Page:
John, how do you look back on your time playing Christian in EastEnders?
John: I’m very fond of Christian and I’m very grateful to him. If I hadn’t played him I wouldn’t have the opportunities I have now. I had a wonderful five years there, but as an actor I always want to play different parts. I’m always asked “Will you go back?” I just think, that was then; Christian’s very happy in Birmingham living an idyllic life with Syed. Long may he do so.
Have the Rough Crossing cast been taking advantage of having a Celebrity MasterChef winner on the team?
John: In rehearsals, we had a little breakfast club in the morning to do our lines. I brought banana cookies or a flourless chocolate cake. MasterChef defined where I was in my life at that time. I don’t want to say it was life changing, but it certainly helped me. Cooking the food from my past helped me to live in my present. My food story is far from over. My food career is something that will run alongside my acting career from now on. And I am constantly cooking for everybody… but I love it.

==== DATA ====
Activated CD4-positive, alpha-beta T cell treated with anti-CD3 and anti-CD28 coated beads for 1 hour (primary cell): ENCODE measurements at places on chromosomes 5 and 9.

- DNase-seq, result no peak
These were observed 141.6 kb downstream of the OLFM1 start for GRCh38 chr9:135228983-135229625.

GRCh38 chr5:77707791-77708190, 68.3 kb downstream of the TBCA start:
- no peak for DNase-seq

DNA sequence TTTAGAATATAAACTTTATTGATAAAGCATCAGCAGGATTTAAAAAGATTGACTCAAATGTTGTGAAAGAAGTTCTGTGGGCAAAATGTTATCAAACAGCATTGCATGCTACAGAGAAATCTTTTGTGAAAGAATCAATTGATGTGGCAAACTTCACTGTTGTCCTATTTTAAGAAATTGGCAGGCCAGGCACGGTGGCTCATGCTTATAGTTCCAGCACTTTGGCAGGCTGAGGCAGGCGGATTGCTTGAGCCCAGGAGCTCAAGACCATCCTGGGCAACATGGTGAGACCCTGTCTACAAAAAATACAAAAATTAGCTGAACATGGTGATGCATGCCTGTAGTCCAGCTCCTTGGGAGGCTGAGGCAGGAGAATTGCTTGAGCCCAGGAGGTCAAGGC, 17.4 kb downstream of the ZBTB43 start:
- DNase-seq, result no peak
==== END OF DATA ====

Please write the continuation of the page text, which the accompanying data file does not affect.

Charlie, you made your name starring in Half a Sixpence. When did you become aware of the effect it was having on your career?
Charlie: When I was nominated for an Olivier Award. That was the time when I thought, “Maybe it’s not just people blowing smoke.”
It was an exhausting whirlwind. I loved it. I had a smile on my face the entire time. It was one of the hardest things I’ve ever had to do; learning everything, keeping myself fit and healthy. I was tea total for the entire year. That show was a big ask. I was basically running half a marathon every night. But it was incredible.
Rough Crossing is at The Lowry Theatre, Salford Quays from 18 – 23 February 2019.
Read our review.
See website for full tour details.